Realtor and former planning Commissioner Bob Chapman said blocking vehicles on South Coast Highway from turning onto Lower Park Avenue presented challenges. 

“We should look at the plaza as potentially permanent---or why do it at all?” said Chapman.

Police Chief Laura Farinella supported the concept.

“I consider the proposal a positive,” she said. 

The plan was to furnish the plaza with leased tables and chair and decorated with potted plants, obtained through Beautification Council member Ruben Flores, provided City Manager John Pietig is convinced that the cost is competitive.

Councilman Bob Whalen asked staff to investigate whether purchasing the equipment would be cheaper.

The city had previously budgeted $50,000 for the plaza. Another $25,100 would be required if the council approves extending the required temporary Use Permit to Jan 2. 

Organizers must apply to the Planning Commission for the TUP. Staff indicated that the hearing could be held Oct 4.  

Draft amendments for Downtown Specific Plan focus of Planning Commission Meeting on Sept 20

The City of Laguna Beach and consultant MIG will continue their efforts on the Downtown Specific Plan Update on Wed, Sept 20, during the Planning Commission’s regularly scheduled meeting at 6 p.m. in the Council Chambers at City Hall (505 Forest Avenue).  

City staff will present draft amendments to the Downtown Specific Plan for discussion with the Planning Commission. The focus of the presentation and discussion will be on MIG’s recommended draft amendments to Section III: Issue Statements and Policies, Topic 4 (Re-Use and Intensification) of the existing Downtown Specific Plan document. 

Click on photo for larger image

Photo by Terry Russell (12)

Downtown Specific Plan Update at Planning Commission Meeting on Sept 20

A copy of the Section III, Topic 4 draft amendments, including a strikethrough- underline document for reference are available to review on the project webpage (link included below). The staff report may be viewed on the City’s website on Fri, Sept 15.

Additional meetings will occur in 2017 to review draft amendments to other sections of the plan. This meeting and future meetings play an essential role in obtaining input from the community and direction from the Planning Commission, and to identify the City’s priorities for the future of the downtown area.  

For more information and to send in comments on the Downtown Specific Plan Update contact: Wendy Jung, Senior Planner, at 949-497-0321; This email address is being protected from spambots. You need JavaScript enabled to view it. or visit:

City Manager’s Updates

Arts Audience Spending by Zip Code - The Arts Commission partnered with Americans for the Arts and recently published the findings of Arts and Economic Prosperity Report 5. In addition to the report, the City participated in a survey of audience spending by zip code. The study indicates 65.3 percent of attendees at arts events were from Orange County and 34.7 percent from outside the County. The detailed report can be viewed at 

Art Updates - Want to receive the latest City Arts updates, sign up HERE or our newsletter or

Poet Laureate Showcase at LCAD Gallery - Kate Buckley, City of Laguna Beach’s inaugural Poet Laureate, has launched a Poet Laureate’s Showcase series of readings, aimed at bringing nationally known poets to Laguna Beach. The next Showcase will be held on Thurs, Sept 14, at 7 p.m. at the Laguna College of Art + Design Gallery, 374 Ocean Avenue. This program is funded by the lodging establishments and City of Laguna Beach.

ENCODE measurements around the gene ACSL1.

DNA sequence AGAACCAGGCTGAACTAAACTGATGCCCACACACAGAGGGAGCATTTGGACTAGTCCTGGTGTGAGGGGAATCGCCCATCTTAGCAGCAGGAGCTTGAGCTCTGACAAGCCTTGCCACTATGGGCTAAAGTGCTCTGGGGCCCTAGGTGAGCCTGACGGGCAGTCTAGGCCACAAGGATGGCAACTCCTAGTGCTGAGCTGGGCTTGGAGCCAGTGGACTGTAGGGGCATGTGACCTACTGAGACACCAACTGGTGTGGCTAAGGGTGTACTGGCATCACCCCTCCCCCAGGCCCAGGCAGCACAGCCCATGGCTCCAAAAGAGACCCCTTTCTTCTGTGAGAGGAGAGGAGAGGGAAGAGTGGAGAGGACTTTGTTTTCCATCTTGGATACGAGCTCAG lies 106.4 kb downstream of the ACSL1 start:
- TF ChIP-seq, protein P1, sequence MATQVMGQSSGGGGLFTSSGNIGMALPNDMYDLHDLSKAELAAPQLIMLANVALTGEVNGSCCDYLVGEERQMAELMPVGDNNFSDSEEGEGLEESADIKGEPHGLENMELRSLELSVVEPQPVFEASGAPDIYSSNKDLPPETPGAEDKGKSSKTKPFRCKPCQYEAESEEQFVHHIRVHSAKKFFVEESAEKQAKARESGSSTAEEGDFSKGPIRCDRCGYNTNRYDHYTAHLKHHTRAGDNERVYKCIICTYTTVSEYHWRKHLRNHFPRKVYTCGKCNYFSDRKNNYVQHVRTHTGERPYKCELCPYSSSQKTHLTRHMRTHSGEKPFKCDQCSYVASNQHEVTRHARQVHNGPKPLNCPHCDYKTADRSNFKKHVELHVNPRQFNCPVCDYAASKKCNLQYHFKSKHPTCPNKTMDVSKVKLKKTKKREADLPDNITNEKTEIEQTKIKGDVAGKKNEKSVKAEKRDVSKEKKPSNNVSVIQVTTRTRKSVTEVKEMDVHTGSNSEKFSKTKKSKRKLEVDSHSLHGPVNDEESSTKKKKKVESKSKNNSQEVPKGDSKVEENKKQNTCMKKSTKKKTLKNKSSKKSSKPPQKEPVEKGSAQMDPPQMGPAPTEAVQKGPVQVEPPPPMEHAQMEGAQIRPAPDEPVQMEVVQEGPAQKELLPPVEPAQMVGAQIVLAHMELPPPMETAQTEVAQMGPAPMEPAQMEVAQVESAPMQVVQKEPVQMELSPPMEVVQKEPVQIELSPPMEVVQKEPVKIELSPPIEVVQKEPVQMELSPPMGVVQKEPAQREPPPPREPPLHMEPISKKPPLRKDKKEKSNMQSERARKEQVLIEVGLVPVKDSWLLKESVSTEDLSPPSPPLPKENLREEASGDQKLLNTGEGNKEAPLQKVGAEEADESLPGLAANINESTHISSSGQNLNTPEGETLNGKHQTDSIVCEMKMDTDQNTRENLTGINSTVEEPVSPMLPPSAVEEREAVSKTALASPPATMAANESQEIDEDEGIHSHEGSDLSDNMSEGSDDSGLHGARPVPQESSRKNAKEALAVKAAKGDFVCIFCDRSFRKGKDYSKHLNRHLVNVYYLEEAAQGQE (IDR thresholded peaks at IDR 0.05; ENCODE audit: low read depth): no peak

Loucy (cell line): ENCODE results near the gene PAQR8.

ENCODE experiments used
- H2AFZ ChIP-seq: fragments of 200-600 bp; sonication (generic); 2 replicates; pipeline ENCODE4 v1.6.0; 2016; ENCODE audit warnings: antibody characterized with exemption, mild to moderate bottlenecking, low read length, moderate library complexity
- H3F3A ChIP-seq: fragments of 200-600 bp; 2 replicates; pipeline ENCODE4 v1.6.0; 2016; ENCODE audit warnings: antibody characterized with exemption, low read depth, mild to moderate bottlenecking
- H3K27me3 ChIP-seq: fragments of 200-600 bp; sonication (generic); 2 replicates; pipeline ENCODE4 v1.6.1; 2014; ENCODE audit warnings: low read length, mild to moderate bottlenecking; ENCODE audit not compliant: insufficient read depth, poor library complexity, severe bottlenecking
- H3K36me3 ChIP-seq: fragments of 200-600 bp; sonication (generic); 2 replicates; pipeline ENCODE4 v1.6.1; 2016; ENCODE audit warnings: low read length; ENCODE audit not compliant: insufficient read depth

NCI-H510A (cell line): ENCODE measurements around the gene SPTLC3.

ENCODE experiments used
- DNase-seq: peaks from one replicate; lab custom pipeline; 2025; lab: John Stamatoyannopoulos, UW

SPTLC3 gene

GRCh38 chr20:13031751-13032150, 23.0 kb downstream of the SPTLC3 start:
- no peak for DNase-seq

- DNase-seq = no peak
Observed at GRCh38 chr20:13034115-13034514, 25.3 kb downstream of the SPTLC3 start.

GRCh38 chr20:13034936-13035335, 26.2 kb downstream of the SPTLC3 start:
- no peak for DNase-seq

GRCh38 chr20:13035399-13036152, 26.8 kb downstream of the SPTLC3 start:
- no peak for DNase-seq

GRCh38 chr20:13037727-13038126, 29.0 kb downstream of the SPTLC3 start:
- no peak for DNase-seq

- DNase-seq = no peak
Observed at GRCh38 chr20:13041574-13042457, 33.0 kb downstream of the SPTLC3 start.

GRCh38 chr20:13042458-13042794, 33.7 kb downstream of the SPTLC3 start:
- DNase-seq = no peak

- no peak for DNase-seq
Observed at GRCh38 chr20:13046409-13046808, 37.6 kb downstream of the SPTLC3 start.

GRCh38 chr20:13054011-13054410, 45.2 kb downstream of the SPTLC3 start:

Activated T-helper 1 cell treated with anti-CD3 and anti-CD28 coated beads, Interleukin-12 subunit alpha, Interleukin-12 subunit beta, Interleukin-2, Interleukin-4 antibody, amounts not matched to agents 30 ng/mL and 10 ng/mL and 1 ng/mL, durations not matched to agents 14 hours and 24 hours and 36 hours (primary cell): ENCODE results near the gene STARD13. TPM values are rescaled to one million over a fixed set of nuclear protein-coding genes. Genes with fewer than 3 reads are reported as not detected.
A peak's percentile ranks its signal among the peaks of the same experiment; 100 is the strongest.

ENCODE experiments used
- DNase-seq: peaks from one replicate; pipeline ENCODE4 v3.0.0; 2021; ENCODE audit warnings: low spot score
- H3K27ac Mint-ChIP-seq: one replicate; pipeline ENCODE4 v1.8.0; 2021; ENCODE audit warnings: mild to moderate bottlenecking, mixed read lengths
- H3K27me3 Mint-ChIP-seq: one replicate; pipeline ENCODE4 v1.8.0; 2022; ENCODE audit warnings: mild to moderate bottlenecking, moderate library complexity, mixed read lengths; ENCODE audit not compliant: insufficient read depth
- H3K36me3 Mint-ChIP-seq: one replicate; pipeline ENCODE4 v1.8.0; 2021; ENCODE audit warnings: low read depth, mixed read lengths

Agate Street and Thalia Street Beach Access Rehabilitation - Construction is set to begin on Sept 11 for the replacement of the beach stairs at both sites.  The permitted working hours are 8 a.m. to 6 p.m., Mon through Friday. There are no anticipated traffic impacts, other than occasional equipment and material deliveries. Both access points will remain closed while work is ongoing. Construction is expected to be completed in April 2018. 

Local Hazard Mitigation Plan (LHMP) - The City of Laguna Beach has begun preparation of a Local Hazard Mitigation Plan (LHMP), a five-year strategic plan to improve local resilience to hazard events. Development of the plan, the first such plan for Laguna Beach, is being funded through a grant from the Federal Emergency Management Agency (FEMA). The Laguna Beach LHMP will summarize the natural and human-caused hazards that pose a threat to the community, including drought, flooding, earthquakes, and wildfires. The City would like your input and encourage you to join us for a Community Kick-off meeting on Sept 14 at 6 p.m. and a Hazard Profiles Open House on Oct 18 at 6 p.m., location for both is the Susi Q Center, 380 Third Street.

Fall Quarter 2017 Registration Activities - Registration for fall 2017 recreation activities for all ages is still open.  To register and see the list of programs available please vist:

Pancake Breakfast Success - This past Labor Day Monday the Laguna Beach Fire Department (LBFD) held the annual Labor Day Breakfast at Heisler Park. The event was a great success with over 650 breakfasts served.  Special thanks to the lifeguards that came and helped, as well as staff from Public Works that provided additional logistical support. Fire fighter/Paramedic Matt Rolfe did a great job coordinating the event for the LBFD.  As always we had great support from our community friends in organizing the event (Sande St. John especially) and for all our residents and friends that joined us for a seaside breakfast. Thanks to all!